Paeonia mlokosewitschii

Paeonia mlokosewitschii (Golden Peony or Caucasian Peony) is a species of peony, native to the Caucasus Mountains in Azerbaijan, Georgia, and Dagestan, where it grows on rocky slopes in oak, hornbeam, or beech forests.

In 2002, the Chinese botanist Hong Deyuan reduced it to a subspecies of Paeonia daurica, namely Paeonia daurica (Andrews ) subsp. mlokosewitschii (Lomakin) D.Y.Hong 2003.

It is a herbaceous perennial plant growing twenty-three to twenty-seven inches (60–70 cm) tall, with biternate, glaucous leaves with obovate lobes. In spring it bears large, single, lemon-yellow flowers five inches (10–12 cm) in diameter, the ovary pubescent, the two to four carpels white, pink or yellow, and the stamen filaments yellow-green.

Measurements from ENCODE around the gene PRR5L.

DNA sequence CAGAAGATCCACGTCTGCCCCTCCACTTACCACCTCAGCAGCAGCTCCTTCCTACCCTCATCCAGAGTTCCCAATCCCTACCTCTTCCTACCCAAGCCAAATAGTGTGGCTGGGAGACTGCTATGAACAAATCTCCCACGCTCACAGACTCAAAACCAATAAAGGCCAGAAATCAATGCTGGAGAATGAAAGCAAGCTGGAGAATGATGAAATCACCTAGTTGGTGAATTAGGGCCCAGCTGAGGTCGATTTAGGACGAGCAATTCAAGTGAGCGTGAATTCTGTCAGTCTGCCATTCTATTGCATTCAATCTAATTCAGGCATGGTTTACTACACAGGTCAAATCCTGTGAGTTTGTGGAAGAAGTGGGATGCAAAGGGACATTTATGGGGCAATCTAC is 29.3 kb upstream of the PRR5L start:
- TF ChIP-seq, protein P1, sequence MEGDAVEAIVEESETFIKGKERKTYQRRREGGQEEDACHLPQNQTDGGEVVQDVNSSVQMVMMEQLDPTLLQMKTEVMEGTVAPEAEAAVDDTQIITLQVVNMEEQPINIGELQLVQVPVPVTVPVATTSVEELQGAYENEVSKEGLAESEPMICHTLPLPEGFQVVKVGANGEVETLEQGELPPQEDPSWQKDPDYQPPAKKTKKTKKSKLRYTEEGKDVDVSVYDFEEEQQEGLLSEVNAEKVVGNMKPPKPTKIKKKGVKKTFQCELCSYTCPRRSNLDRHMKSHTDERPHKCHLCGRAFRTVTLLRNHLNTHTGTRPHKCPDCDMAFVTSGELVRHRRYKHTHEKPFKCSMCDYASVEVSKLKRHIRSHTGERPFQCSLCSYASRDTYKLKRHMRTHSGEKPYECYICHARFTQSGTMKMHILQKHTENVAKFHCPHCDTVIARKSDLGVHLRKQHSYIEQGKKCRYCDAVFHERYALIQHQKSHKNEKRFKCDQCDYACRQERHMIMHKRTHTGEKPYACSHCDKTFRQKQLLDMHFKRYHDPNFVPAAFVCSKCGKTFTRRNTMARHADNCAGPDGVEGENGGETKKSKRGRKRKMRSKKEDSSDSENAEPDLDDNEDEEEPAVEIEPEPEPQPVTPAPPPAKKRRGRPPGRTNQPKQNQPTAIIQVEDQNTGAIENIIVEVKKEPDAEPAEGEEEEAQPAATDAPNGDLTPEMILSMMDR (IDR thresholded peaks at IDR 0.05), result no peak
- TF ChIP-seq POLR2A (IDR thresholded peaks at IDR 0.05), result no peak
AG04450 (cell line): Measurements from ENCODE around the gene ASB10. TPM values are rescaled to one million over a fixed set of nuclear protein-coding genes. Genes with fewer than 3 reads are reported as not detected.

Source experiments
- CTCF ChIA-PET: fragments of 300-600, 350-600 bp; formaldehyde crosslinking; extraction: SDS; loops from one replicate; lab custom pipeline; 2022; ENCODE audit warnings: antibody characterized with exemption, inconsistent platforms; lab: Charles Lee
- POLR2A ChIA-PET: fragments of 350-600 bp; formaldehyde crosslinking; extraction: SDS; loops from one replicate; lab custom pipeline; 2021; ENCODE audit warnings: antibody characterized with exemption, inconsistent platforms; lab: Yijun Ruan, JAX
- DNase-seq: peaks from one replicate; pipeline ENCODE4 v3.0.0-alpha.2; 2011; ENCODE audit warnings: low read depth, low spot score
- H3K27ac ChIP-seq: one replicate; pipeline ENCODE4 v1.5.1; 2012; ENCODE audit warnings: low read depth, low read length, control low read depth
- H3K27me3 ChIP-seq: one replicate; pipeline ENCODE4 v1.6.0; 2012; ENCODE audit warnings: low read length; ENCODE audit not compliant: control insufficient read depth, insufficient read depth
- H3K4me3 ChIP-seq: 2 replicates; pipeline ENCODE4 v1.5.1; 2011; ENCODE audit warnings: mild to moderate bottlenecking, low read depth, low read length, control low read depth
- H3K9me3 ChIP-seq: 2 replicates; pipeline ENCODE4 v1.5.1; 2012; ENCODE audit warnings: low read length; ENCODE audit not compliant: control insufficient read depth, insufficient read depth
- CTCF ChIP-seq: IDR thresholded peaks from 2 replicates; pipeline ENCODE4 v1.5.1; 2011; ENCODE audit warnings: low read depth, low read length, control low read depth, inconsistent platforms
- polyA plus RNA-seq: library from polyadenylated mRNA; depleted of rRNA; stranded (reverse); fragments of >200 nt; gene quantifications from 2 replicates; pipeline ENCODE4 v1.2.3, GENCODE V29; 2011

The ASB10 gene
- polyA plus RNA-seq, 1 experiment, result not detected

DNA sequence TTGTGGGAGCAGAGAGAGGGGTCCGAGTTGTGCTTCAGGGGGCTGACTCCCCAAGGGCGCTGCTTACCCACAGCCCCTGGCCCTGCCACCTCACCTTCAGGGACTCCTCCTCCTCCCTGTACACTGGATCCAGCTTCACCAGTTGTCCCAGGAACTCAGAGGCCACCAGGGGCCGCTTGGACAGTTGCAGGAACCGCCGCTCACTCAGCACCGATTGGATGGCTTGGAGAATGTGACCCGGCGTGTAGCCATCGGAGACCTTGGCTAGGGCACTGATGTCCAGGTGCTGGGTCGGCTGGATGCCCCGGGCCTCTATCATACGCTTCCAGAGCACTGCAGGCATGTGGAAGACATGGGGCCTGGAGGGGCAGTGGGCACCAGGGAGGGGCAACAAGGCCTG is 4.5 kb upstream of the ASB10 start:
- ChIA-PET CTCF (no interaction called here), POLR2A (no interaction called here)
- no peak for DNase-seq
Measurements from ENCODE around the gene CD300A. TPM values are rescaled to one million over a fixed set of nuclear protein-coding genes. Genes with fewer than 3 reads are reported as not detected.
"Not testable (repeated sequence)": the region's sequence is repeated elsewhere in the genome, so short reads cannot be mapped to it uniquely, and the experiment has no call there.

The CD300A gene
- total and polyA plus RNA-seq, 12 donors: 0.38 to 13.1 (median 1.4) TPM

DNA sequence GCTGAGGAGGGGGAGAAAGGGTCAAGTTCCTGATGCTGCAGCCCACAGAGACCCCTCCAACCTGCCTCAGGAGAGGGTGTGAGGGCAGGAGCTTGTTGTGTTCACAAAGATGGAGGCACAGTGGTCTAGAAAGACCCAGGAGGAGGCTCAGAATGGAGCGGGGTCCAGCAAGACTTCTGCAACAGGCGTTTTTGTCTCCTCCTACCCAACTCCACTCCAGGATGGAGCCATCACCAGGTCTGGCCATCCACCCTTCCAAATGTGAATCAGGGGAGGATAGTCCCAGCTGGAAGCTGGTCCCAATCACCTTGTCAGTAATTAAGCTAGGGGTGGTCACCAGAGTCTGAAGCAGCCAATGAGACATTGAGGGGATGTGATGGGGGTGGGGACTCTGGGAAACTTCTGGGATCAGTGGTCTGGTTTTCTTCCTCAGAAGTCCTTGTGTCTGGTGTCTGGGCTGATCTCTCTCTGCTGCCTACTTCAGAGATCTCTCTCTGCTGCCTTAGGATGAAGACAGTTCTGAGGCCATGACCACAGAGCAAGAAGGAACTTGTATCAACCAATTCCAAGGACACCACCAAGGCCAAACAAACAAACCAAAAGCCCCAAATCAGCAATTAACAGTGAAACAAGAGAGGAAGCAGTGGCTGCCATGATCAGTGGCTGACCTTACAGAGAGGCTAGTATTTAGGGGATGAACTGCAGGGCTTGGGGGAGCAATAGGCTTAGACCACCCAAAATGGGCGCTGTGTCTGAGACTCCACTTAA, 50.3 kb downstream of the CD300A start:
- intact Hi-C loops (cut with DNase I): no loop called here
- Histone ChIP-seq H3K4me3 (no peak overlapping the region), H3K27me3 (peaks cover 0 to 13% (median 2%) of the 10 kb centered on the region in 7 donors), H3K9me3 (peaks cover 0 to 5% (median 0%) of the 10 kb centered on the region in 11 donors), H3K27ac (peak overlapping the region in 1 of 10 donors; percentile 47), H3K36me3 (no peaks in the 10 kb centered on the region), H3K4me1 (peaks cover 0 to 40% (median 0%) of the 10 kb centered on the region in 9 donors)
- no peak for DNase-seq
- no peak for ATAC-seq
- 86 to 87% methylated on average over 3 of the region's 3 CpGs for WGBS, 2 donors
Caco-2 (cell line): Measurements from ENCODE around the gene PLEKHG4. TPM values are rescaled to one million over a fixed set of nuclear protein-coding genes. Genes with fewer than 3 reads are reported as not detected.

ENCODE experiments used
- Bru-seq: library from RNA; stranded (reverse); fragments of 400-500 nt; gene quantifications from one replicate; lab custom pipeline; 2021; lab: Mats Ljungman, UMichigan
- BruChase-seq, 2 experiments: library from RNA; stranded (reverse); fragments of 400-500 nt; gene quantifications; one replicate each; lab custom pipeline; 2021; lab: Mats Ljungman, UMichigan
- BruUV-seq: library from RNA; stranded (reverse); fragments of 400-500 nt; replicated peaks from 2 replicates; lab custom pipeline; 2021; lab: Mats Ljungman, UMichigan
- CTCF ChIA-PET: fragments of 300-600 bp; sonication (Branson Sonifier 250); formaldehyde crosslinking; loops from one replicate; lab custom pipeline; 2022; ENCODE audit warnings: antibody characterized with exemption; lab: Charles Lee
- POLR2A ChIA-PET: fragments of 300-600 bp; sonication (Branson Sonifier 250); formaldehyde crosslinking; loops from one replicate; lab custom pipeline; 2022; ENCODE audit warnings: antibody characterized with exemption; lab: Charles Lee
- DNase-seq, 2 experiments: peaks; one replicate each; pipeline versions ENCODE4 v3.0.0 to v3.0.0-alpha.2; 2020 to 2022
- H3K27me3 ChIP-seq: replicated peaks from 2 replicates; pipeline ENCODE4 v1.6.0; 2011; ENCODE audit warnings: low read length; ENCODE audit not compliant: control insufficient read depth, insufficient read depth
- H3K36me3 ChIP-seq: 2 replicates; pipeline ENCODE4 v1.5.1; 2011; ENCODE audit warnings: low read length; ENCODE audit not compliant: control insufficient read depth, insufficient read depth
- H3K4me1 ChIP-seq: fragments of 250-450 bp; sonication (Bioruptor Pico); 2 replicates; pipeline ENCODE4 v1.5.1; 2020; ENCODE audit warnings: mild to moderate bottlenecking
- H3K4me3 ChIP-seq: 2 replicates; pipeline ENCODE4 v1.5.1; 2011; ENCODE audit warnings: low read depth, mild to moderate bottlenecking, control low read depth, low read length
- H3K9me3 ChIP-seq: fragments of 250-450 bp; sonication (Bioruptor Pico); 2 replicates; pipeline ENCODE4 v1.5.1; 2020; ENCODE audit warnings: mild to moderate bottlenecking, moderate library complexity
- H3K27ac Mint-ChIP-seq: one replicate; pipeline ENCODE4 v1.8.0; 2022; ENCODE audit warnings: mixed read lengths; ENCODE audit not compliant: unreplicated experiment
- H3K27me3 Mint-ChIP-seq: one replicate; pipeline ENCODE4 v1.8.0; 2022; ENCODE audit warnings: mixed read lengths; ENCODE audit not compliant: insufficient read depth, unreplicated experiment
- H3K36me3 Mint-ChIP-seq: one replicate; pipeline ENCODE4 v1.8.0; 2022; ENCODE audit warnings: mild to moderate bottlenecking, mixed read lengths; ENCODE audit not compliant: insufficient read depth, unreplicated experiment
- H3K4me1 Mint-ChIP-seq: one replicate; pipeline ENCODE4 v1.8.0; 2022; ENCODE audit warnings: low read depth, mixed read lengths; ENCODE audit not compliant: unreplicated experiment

It was discovered by the Polish botanist Ludwik Mlokosiewicz in 1897, after whom it was named by Aleksandr Lomakin. The plant is sometimes nicknamed "Molly the Witch", a humorous mispronunciation of the species name, which most non-Poles find difficult to pronounce.

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